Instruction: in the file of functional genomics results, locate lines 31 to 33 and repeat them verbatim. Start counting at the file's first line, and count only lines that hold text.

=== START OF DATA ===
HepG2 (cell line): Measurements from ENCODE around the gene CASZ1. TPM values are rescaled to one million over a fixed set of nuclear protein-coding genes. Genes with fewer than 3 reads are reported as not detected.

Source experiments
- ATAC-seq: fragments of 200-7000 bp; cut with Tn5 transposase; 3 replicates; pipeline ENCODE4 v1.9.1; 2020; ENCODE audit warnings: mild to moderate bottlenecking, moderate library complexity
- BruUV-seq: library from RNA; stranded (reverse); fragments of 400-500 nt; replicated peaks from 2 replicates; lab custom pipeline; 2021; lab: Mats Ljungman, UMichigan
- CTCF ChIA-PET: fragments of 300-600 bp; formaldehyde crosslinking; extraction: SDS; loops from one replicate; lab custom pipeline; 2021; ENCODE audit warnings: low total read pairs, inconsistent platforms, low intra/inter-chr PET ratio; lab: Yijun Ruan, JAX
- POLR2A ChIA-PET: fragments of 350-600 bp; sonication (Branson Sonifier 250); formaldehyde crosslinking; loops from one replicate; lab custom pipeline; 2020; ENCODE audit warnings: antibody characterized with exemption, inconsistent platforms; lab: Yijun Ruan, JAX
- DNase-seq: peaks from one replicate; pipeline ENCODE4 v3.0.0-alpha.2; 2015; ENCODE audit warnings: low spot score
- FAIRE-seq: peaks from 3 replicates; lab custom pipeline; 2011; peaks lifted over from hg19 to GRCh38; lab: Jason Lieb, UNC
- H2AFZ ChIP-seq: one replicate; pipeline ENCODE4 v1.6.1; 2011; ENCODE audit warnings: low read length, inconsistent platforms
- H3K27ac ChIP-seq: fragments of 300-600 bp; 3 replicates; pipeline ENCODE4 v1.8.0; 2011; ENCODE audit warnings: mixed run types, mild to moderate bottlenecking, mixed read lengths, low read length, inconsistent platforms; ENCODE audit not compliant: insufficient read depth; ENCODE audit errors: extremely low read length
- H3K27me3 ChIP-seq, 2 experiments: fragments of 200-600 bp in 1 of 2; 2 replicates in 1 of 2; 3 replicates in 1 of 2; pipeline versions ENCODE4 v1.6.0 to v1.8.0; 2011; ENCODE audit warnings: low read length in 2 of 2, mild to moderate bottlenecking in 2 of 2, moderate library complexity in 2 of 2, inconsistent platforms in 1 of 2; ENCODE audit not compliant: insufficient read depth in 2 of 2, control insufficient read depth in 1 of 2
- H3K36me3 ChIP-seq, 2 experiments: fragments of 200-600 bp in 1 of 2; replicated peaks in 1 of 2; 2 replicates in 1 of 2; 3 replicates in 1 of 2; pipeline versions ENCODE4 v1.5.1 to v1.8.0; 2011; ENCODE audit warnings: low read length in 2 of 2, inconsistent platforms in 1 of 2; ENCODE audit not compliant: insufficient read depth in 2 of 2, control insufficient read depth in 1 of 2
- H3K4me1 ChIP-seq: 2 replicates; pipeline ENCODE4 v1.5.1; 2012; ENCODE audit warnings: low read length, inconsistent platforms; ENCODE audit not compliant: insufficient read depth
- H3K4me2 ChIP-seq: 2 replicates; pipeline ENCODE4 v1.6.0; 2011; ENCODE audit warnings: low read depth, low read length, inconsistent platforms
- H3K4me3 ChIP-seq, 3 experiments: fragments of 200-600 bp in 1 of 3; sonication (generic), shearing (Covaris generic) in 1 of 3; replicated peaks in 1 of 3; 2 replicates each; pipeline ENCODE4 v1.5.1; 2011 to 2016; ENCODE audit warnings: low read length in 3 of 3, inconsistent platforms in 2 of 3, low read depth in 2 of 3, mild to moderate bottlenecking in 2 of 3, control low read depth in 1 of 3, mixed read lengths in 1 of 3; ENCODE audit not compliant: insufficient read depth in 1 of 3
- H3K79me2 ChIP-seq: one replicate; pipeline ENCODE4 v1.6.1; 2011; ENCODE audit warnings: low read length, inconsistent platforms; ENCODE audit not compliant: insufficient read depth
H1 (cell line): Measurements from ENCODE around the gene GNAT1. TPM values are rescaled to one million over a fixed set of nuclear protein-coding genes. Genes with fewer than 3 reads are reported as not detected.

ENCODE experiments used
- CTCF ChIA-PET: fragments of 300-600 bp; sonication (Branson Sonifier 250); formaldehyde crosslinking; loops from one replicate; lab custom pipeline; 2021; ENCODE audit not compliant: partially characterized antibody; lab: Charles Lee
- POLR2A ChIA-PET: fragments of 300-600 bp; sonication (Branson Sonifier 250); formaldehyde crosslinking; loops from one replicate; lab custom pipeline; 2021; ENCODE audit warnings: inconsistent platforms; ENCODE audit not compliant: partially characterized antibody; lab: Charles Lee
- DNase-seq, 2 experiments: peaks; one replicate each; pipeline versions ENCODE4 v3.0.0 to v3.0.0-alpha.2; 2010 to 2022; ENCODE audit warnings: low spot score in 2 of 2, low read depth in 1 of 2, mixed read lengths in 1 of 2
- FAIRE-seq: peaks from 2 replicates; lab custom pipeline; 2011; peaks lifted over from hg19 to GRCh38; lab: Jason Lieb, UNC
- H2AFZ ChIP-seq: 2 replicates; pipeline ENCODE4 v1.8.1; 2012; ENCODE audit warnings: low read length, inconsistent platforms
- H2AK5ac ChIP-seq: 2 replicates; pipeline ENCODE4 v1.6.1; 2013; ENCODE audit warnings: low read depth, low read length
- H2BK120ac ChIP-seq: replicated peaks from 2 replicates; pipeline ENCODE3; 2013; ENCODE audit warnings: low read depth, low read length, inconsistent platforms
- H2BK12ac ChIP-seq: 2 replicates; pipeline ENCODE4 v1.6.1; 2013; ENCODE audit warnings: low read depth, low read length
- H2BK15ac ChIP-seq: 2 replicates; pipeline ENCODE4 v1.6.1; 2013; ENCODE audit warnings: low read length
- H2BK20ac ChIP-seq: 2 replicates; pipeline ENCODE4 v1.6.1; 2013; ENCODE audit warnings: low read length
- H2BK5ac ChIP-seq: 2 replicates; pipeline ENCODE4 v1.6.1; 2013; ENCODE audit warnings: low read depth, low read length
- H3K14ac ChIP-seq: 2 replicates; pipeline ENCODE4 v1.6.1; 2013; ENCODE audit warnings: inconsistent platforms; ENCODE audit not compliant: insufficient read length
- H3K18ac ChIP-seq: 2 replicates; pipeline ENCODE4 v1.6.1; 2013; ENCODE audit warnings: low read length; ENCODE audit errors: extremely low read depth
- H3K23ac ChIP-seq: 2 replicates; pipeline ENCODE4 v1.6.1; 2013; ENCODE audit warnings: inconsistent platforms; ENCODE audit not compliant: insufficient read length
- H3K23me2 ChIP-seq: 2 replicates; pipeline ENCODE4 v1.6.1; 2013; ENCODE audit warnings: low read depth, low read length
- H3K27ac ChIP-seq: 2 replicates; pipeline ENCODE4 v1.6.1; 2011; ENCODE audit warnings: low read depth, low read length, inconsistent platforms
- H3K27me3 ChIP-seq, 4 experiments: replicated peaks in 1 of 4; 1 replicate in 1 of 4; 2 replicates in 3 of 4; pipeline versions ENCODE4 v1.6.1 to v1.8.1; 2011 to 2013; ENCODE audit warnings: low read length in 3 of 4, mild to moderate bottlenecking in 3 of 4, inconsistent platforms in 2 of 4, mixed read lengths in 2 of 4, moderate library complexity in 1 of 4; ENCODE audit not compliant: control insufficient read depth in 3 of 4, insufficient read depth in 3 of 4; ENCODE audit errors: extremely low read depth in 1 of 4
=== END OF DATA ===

- H3K18ac ChIP-seq: 2 replicates; pipeline ENCODE4 v1.6.1; 2013; ENCODE audit warnings: low read length; ENCODE audit errors: extremely low read depth
- H3K23ac ChIP-seq: 2 replicates; pipeline ENCODE4 v1.6.1; 2013; ENCODE audit warnings: inconsistent platforms; ENCODE audit not compliant: insufficient read length
- H3K23me2 ChIP-seq: 2 replicates; pipeline ENCODE4 v1.6.1; 2013; ENCODE audit warnings: low read depth, low read length